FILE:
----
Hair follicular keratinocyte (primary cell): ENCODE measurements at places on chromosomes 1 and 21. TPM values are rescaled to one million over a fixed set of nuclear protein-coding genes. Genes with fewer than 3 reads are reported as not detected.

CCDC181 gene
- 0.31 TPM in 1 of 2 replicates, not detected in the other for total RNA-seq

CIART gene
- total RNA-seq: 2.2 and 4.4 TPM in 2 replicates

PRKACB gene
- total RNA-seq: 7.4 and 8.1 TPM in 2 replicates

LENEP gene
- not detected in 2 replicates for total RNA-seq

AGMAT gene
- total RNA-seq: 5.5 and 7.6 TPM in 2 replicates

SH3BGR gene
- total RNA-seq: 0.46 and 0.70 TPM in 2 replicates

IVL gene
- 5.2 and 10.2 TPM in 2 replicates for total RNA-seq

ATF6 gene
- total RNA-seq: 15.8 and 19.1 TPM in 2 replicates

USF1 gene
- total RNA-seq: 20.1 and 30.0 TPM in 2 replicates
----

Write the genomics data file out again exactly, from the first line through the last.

Hair follicular keratinocyte (primary cell): ENCODE measurements at places on chromosomes 1 and 21. TPM values are rescaled to one million over a fixed set of nuclear protein-coding genes. Genes with fewer than 3 reads are reported as not detected.

CCDC181 gene
- 0.31 TPM in 1 of 2 replicates, not detected in the other for total RNA-seq

CIART gene
- total RNA-seq: 2.2 and 4.4 TPM in 2 replicates

PRKACB gene
- total RNA-seq: 7.4 and 8.1 TPM in 2 replicates

LENEP gene
- not detected in 2 replicates for total RNA-seq

AGMAT gene
- total RNA-seq: 5.5 and 7.6 TPM in 2 replicates

SH3BGR gene
- total RNA-seq: 0.46 and 0.70 TPM in 2 replicates

IVL gene
- 5.2 and 10.2 TPM in 2 replicates for total RNA-seq

ATF6 gene
- total RNA-seq: 15.8 and 19.1 TPM in 2 replicates

USF1 gene
- total RNA-seq: 20.1 and 30.0 TPM in 2 replicates